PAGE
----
This year marks New Ventures BC’s 20th anniversary of supporting tech innovation in BC! We are celebrating our 20 years of impact by interviewing those who made the past two decades so special.
Since our inception in 2000, Tom Mitchell has been a mentor at New Ventures BC and a Competition judge for over a decade. A director and mentor of several startup and early stage companies, Tom is on the inside track of up-and-coming tech and knows what it takes to develop a successful venture.
We checked in with Tom to hear all about his NVBC highlights and how the competition has evolved over the years.
Can you describe the Competition judging experience?
Entertaining. There’s a wide range of ventures presented in the Competition, from early ideas to very advanced well thought-out submissions. You can really see how mentoring comes in and helps these early start-ups succeed.
How have you seen the Competition change?
I have seen trends change over the years. What was in vogue 10-12 years ago…today is quite a bit different. You see a trend from the early days of building physical solutions like hardware and systems to now where the dominant Competition presentations are software and cloud based.
There is a lot more emphasis on computers and cell phone applications, and in my own student groups I always joke, “do NOT present another cell phone app!”. The cell phone app is being pitched as the magic solution. There is so much out there, you have to have more substance to succeed.
What do you look for in the first Competition stages? What tells you a company is the one to watch?
Generally, what is written, and the concept is important. I look for knowledge about the industry and if they have thought it through and if they can show there is a real need for it in the market.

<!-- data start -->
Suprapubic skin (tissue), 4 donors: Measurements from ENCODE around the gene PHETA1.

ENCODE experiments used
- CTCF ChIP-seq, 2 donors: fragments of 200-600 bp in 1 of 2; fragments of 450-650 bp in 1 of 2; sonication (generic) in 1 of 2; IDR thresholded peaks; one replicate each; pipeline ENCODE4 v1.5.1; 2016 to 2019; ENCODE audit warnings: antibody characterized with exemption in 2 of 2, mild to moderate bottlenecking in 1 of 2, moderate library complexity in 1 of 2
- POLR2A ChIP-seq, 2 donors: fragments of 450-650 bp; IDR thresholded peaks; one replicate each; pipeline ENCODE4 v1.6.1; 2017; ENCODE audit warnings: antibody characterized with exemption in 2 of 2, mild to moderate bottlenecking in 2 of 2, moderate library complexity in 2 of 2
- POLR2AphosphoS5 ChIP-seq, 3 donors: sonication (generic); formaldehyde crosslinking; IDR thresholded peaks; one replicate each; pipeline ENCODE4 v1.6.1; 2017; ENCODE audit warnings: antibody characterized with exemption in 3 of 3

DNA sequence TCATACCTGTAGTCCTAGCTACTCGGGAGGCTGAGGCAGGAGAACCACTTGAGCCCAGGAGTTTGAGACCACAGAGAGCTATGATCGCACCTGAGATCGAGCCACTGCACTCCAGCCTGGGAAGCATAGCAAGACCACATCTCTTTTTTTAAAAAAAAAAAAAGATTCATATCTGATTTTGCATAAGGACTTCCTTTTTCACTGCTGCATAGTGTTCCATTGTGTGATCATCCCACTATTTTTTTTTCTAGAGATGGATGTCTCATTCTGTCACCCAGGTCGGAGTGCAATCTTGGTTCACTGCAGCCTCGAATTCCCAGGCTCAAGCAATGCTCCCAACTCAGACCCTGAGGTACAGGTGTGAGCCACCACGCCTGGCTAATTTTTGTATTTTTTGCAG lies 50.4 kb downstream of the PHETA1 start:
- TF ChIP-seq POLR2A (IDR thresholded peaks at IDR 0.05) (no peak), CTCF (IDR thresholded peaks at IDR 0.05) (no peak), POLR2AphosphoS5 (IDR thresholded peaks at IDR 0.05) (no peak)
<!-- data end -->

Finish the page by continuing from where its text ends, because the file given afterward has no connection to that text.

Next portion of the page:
The biggest weakness I see is that most have not done their market homework. To quote Steve Blank, “no business plan survives first contact with a customer.” The company has to understand in considerable depth what the customers want and plan to do more for them.
If you are in technology you are trained to look for problems, but if you are in business you look for opportunities. What drives opportunities are problems. If you are in tech and want to go into business, you often see many problems which may be business opportunities… All you need is a bright mind and a bright team to look at these things.
What’s it like to be on the inside track of up and coming start-ups?
I love technology. I enjoy seeing new projects and get very enthusiastic about what I see. Companies need better managers and getting the management teams, including mentors, in place early and getting them oriented to growing a company and having it take off is a big driver for me to help them.
I want to see where’s the new opportunities, who’s going to create the new jobs that no one has heard about. Many of the jobs today didn’t exist 5-8 years ago. Brand new jobs come out of innovation and …this is what drives me to keep coming back and judging the competition.
Share your #2020nvbcimpact story!
This year marks our 20th anniversary of supporting tech innovation in BC! We are inviting NVBC Competition alumni, mentors, volunteers, accelerator participants, and ISI grant recipients to share your impact story by completing a short form on how you feel NVBC supported you and sparked innovation in the tech sector!Submit your story